Conclusion: When a Sociocultural Agenda Meets a Political One
Although the functions that Changez’ character and his original, two-fold attitude toward the American culture and American people may seem a cheap ploy to attract the attention of the readers to a current problem, the actual reasons behind the introduction of this character into the novel may concern the attempt to locate a compromise and solve the current conflict between the members of the Muslim and the American communities.
Hamid builds a character in a very elaborate manner, avoiding describing him explicitly and establishing him mostly through a dialog or a monolog; as a result, the reader is provided with an opportunity to judge Changez on his own merits. The environment, in which the character is placed, and the changes that he undergoes in his concept of the United States, the American values, the people, etc., makes his lack of appreciation for the subject matter quite relatable.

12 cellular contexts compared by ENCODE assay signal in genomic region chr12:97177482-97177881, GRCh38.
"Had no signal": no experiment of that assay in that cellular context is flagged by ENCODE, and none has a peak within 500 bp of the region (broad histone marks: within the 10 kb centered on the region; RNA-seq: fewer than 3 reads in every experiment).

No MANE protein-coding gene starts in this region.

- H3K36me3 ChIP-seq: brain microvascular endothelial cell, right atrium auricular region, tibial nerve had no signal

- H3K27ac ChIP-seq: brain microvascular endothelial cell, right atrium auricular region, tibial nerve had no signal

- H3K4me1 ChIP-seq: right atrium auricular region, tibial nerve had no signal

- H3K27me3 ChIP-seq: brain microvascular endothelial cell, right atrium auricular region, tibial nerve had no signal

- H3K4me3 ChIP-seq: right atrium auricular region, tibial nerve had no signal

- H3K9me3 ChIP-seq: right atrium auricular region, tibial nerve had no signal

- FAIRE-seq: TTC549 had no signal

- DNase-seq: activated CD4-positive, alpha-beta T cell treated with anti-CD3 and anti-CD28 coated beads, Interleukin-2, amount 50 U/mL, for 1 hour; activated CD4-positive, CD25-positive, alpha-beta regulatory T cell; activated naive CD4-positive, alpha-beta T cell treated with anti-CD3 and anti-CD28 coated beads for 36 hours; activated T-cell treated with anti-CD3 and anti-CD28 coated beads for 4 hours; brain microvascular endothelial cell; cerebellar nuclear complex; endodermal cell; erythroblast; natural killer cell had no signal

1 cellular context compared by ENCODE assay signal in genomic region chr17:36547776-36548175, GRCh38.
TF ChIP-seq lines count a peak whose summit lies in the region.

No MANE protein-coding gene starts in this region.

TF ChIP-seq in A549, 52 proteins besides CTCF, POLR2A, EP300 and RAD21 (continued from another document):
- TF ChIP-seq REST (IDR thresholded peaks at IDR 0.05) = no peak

Although some of the ideas that Changez expresses are arguable, the complex nature of the character makes his arguments compelling and worth considering. More importantly, by serving as a prime example of the communication process between the two cultures gone wrong, Changez as a character prompts possible solutions for addressing the current culture clash and contributing to the search for a compromise.
Ahmed, Basheer M. Domestic Violence: Cross Cultural Perspective. New York, NY: Xlibris Corporation, 2009. Print.
Hamid, Moshin. The Reluctant Fundamentalist. New York, NY: Harcourt, Inc., 2007. Print.
Jackson, Liz. Muslims and Islam in U.S. Education: Reconsidering Multiculturalism. New York, NY: Routledge, 2014. Print.
Richards, Anne R., and Iraj Omidwar. Muslims and American Popular Culture. Denver, CO: ABC-CLIO, 2014. Print.